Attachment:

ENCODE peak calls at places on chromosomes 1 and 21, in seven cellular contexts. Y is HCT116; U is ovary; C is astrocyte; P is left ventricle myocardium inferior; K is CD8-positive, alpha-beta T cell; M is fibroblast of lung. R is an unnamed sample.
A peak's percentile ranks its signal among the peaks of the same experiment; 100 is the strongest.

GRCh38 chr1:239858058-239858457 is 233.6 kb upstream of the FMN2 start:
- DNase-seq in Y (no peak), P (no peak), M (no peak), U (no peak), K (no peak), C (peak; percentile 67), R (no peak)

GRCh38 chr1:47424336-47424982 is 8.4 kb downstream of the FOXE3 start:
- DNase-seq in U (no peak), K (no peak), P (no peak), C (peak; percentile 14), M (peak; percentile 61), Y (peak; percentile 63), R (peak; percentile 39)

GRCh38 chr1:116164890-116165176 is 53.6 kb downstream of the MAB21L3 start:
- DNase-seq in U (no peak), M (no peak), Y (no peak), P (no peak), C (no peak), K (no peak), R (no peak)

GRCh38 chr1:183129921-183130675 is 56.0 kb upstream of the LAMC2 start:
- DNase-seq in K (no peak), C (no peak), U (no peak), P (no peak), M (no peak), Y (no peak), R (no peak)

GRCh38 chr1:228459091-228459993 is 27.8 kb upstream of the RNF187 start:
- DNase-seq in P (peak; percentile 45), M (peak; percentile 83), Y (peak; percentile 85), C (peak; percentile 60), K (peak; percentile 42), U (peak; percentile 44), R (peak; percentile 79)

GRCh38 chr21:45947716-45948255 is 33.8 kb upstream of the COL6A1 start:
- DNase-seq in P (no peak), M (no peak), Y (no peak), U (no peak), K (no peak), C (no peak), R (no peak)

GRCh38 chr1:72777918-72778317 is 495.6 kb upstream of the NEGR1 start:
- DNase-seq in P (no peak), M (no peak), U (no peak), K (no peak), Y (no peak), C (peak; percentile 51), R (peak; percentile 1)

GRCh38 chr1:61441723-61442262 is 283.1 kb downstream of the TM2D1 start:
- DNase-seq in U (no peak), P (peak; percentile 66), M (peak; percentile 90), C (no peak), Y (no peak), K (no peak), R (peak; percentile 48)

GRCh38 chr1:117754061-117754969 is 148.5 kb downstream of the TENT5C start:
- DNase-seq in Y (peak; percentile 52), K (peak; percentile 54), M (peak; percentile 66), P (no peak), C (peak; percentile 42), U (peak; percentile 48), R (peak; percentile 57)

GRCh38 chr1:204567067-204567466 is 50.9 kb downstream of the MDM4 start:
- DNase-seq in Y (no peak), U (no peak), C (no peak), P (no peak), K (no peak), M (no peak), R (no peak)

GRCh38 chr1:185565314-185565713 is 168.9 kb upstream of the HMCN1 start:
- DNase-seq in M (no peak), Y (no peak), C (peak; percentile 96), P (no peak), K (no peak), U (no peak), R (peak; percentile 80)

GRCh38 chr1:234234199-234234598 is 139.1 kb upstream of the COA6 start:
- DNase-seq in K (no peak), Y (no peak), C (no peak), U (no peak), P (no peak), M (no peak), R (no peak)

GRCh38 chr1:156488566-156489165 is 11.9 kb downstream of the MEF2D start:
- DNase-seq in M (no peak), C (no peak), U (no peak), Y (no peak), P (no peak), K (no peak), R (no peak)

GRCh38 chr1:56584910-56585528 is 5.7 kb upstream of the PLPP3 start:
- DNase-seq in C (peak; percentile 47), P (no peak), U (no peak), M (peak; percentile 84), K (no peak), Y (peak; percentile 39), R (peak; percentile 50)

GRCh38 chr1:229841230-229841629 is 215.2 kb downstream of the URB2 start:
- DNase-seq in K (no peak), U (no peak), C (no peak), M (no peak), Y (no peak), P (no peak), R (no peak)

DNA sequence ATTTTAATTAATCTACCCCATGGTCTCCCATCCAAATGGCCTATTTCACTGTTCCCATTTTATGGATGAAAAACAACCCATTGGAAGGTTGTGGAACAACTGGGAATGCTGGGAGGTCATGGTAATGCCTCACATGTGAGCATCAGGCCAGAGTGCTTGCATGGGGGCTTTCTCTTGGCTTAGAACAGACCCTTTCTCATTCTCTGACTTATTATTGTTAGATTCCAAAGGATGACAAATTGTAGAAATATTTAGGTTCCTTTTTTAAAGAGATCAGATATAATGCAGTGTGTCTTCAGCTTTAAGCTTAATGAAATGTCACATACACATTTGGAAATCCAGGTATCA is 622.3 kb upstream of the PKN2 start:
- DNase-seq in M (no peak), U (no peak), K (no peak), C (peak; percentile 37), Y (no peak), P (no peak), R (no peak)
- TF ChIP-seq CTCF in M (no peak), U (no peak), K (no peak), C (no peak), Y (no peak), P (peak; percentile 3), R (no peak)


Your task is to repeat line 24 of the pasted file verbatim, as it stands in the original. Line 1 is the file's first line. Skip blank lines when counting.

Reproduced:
- DNase-seq in M (no peak), Y (no peak), C (peak; percentile 96), P (no peak), K (no peak), U (no peak), R (peak; percentile 80)